MGEU says meth behind rise in violent behaviour at Winnipeg Remand Centre

Documents point to a rising number of violent incidents at the Winnipeg Remand Centre.

Meth making inmates more violent, harder to control, says remand centre worker

Documents obtained by The Canadian Press show guards at the Winnipeg Remand Centre called for backup 47 times in the first nine months of 2018. (CBC)

Newly obtained statistics point to increasing violence at the Winnipeg Remand Centre and the union that represents correctional workers says methamphetamine use is a major factor.

"Our members actually believe that some of the incidents are definitely fuelled by drugs such as meth," said Michelle Gawronsky, president of the Manitoba Government and General Employees' Union.

"They know that meth is an issue, that it lingers in the inmate."

Records obtained by The Canadian Press under the province's freedom-of-information law show remand centre guards called for backup 47 times between Jan. 1 and Sept. 30 this year. That's already higher than any full-year numbers reported in the previous five years for which statistics were provided and more than double the number in 2014.

Michelle Gawronsky, president of the Manitoba Government and General Employees' Union, says meth is to blame for rising violence at the Winnipeg Remand Centre­. (Travis Golby/CBC)

There were another 20 cases in the first nine months of this year in which a corrections officer issued a more serious call of being in immediate danger. That figure is on track, by the end of 2018, to be the highest in recent years.

One worker at the remand centre, who spoke on condition of anonymity because he is not authorized to publicly discuss matters inside the jail, said inmates on meth are unpredictable and can become violent suddenly.

"You're dealing with zombies, for lack of a better word," the worker told The Canadian Press.

"An alcoholic is usually slow. They're sluggish. But an inmate who's on meth ... in my opinion they have increased strength."

More training needed, says union

The 300-bed remand centre is normally the first stop for people after they are arrested until they are granted bail or transferred to another jail. Because the effects of meth can last much longer than those of other drugs, inmates can be under its influence long after they enter the facility, the worker said.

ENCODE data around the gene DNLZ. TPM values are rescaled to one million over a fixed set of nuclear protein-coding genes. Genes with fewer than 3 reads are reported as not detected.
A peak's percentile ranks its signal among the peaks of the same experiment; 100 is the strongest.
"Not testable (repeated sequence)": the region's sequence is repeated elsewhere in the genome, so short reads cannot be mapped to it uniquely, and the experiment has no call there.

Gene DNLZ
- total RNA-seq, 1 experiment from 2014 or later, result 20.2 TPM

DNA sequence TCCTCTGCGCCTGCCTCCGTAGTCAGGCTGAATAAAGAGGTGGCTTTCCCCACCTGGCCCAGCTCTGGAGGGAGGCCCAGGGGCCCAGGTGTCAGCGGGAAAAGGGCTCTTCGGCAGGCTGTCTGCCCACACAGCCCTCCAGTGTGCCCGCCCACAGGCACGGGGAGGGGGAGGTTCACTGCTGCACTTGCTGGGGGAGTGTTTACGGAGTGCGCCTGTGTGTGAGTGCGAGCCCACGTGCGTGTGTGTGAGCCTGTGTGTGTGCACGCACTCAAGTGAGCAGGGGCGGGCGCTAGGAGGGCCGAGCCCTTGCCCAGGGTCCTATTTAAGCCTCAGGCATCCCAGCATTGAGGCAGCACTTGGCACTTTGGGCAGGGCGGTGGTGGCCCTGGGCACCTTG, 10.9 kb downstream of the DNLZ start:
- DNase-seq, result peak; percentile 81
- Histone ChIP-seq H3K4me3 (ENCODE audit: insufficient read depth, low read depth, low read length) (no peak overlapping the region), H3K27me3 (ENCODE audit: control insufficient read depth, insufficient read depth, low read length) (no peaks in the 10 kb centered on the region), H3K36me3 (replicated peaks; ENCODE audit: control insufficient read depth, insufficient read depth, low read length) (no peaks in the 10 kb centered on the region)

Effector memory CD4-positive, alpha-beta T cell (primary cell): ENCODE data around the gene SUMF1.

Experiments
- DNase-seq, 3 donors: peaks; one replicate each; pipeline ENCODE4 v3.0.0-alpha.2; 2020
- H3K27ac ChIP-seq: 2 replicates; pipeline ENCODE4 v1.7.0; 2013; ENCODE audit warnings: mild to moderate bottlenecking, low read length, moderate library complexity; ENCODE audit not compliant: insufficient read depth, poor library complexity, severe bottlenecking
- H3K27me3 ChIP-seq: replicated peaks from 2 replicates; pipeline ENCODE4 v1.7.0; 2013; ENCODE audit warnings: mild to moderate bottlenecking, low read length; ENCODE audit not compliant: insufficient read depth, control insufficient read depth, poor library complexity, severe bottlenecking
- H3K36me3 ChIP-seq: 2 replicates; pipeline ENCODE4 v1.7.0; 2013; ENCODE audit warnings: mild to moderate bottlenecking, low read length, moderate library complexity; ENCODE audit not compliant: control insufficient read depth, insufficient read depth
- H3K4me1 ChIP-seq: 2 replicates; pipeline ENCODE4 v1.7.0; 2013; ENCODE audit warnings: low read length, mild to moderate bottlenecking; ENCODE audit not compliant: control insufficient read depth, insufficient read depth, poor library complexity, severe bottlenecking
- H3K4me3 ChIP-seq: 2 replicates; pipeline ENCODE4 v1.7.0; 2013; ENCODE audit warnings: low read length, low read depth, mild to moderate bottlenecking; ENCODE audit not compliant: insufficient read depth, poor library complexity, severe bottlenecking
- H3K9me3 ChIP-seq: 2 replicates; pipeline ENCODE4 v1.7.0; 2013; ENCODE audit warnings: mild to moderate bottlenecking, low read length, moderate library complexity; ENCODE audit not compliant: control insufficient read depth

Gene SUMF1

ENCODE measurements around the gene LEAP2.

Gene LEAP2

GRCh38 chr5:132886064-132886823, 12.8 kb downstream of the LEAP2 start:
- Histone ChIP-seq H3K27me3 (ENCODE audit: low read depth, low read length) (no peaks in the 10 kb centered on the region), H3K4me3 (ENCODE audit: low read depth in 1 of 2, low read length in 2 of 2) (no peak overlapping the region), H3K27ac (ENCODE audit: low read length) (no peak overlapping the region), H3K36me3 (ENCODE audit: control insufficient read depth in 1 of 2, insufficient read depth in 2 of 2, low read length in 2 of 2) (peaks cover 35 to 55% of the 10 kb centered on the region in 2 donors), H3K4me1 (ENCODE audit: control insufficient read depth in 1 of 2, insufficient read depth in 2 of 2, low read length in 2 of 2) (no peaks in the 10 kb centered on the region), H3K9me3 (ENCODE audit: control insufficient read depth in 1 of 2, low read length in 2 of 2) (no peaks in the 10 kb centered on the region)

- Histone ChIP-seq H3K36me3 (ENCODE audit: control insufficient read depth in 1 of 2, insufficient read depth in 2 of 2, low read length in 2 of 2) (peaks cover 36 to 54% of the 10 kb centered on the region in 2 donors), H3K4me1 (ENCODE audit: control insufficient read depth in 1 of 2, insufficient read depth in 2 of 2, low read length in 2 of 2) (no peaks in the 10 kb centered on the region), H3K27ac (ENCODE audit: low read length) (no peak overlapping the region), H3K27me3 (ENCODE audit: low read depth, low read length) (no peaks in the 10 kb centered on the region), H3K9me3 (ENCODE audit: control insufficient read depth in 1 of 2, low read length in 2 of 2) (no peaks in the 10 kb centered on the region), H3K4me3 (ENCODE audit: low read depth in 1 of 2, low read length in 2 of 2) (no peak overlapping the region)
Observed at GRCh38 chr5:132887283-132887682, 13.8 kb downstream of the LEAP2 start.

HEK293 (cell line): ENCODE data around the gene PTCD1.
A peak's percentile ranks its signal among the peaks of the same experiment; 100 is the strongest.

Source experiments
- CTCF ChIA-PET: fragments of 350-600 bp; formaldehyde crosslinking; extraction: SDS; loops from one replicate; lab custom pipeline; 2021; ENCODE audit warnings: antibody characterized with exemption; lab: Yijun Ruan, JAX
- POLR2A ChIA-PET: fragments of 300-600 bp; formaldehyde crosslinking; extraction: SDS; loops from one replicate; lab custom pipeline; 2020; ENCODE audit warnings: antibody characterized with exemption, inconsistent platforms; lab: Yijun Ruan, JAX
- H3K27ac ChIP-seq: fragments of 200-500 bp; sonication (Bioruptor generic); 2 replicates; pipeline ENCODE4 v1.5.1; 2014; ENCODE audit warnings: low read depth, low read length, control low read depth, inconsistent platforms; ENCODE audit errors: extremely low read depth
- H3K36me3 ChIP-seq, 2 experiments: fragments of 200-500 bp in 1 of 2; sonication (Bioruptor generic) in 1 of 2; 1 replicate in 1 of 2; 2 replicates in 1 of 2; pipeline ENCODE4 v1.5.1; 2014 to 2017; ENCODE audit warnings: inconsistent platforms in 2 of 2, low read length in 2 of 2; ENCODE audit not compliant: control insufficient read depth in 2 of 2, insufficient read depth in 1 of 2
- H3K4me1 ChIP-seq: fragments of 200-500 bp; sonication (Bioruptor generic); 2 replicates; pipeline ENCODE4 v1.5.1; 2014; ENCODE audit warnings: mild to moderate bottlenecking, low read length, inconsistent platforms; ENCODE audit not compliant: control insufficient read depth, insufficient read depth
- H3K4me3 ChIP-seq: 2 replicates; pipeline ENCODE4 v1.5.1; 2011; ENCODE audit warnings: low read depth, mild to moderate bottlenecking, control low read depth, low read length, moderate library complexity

The worker said one inmate at the remand centre was on meth and appeared to settle down, but then erupted in violence when cell doors were opened.

"He came out of his cell and proceeded directly into another cell ... and with a [homemade] weapon, started attacking both of the guys who were sleeping."

Gawronsky said the union has raised the issue with Justice Minister Cliff Cullen and is hoping to have jail staff receive more training.

The Justice Department would not comment on security issues inside the remand centre. Cullen, who was out of the province much of last week meeting with other provincial justice ministers, issued a brief written statement.

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"Correctional centres can be volatile environments and Manitoba Justice is committed to working with staff and the (union) to manage offenders with a variety of needs, including addictions to methamphetamine and other substances," he said in the statement.

The John Howard Society of Canada, a prisoners rights group, said rising meth problems in jails should come as no surprise, given that police forces in Winnipeg and other cities have noticed an increase in the drug's use.

John Hutton, the group's executive director in Manitoba, said the problem needs to be addressed before people end up behind bars.

"The facilities weren't built with detoxification units and it's a challenge," Hutton said.

"I don't think anyone would disagree we need more resources in the community for people to get treatment for meth addiction before they end up in custody."